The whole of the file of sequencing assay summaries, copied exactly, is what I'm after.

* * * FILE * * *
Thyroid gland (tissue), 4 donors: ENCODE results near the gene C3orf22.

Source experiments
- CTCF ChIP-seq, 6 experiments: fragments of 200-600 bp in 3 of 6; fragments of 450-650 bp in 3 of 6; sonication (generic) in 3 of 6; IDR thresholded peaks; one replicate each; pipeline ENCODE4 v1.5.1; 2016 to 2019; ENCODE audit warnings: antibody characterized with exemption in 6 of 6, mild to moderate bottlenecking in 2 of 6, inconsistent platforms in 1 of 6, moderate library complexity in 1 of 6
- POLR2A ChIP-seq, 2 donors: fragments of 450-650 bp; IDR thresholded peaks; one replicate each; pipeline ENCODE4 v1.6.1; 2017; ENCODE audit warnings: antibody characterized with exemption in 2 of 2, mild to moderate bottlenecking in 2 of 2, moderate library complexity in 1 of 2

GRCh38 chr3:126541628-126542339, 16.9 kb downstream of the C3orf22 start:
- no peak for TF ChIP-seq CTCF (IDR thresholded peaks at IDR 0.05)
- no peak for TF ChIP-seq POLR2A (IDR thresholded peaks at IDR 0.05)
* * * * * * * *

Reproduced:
Thyroid gland (tissue), 4 donors: ENCODE results near the gene C3orf22.

Source experiments
- CTCF ChIP-seq, 6 experiments: fragments of 200-600 bp in 3 of 6; fragments of 450-650 bp in 3 of 6; sonication (generic) in 3 of 6; IDR thresholded peaks; one replicate each; pipeline ENCODE4 v1.5.1; 2016 to 2019; ENCODE audit warnings: antibody characterized with exemption in 6 of 6, mild to moderate bottlenecking in 2 of 6, inconsistent platforms in 1 of 6, moderate library complexity in 1 of 6
- POLR2A ChIP-seq, 2 donors: fragments of 450-650 bp; IDR thresholded peaks; one replicate each; pipeline ENCODE4 v1.6.1; 2017; ENCODE audit warnings: antibody characterized with exemption in 2 of 2, mild to moderate bottlenecking in 2 of 2, moderate library complexity in 1 of 2

GRCh38 chr3:126541628-126542339, 16.9 kb downstream of the C3orf22 start:
- no peak for TF ChIP-seq CTCF (IDR thresholded peaks at IDR 0.05)
- no peak for TF ChIP-seq POLR2A (IDR thresholded peaks at IDR 0.05)